1. Go back to the Child Theme’s CSS.

You can just refresh the page to see the changes.



That’s it. Remember this: when doing such changes, the possibilities are endless. With what we have discussed on this tutorial, you don’t need to create separate pages. Well, in case you need to have pages such as for Refund Policy, different terms, and other pages, then you can create separate pages because it will make sense. It will be easy to manage. But if you’re only going to change the pricing, then you can just have one page and use codes to hide/show the pricing pages.

I would not recommend a lot of content with this that may cause some confusion as you toggle on and off some pages. Using the discussed parameters and codes, you can have a very simple and powerful way on how to tweak things on your pages.

For further questions, you can just left comments on this blog post and I’ll be happy to answer them for you J Head up to our website: http://beyondbeaver.com/ and don’t forget to follow us on Twitter: https://twitter.com/beyondbeavercom  or subscribe to our Youtube Channel:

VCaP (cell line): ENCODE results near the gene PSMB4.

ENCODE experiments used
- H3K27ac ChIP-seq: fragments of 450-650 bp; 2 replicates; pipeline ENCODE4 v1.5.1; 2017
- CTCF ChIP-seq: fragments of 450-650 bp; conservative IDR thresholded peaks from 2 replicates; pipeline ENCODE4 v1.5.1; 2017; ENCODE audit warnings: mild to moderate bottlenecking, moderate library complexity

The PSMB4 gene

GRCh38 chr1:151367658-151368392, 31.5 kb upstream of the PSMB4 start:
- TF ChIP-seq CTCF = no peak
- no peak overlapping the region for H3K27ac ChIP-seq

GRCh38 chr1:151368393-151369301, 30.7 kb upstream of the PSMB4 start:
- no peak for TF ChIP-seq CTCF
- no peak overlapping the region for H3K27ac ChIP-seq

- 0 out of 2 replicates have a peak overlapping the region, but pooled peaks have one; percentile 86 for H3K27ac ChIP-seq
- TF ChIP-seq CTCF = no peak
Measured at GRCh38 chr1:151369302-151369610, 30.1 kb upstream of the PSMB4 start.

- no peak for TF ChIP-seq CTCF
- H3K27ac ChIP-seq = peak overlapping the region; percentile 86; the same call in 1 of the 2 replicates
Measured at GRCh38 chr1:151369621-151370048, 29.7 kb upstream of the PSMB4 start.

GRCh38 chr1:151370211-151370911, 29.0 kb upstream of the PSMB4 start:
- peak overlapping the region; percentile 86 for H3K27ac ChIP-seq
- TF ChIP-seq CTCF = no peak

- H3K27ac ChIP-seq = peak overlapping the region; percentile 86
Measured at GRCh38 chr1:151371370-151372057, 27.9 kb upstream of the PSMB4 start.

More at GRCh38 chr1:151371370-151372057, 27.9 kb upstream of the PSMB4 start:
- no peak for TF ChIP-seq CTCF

Written version coming soon

Here’s the code in the meantime 🙂

Add this to your functions.php file inside your Child Theme

Then, here’s the CSS used in this demo.



  1. wrumwrum on October 22, 2016 at 1:21 am

    Thank you Grant, it is very nice tutorial. It is something I am looking for – not only tweaking Beaver Builder “knobs” but also utilizing hooks, a bit of php logic – things “beyond beaver” 🙂

    Small detail: in style.css file, in the line nr 11 (comment), shouldn’t it be: ‘show the PARTNER pricing…’ ?
    greetings from the new user in Poland

    • Grant Ambrose on October 25, 2016 at 10:38 am

      Great to hear!!!!! I’ll be mixing up my tutorials with some beginner content and also some more advanced stuff to help people learn and push them out of their comfort zones 🙂

      You’re correct about the comment update! 🙂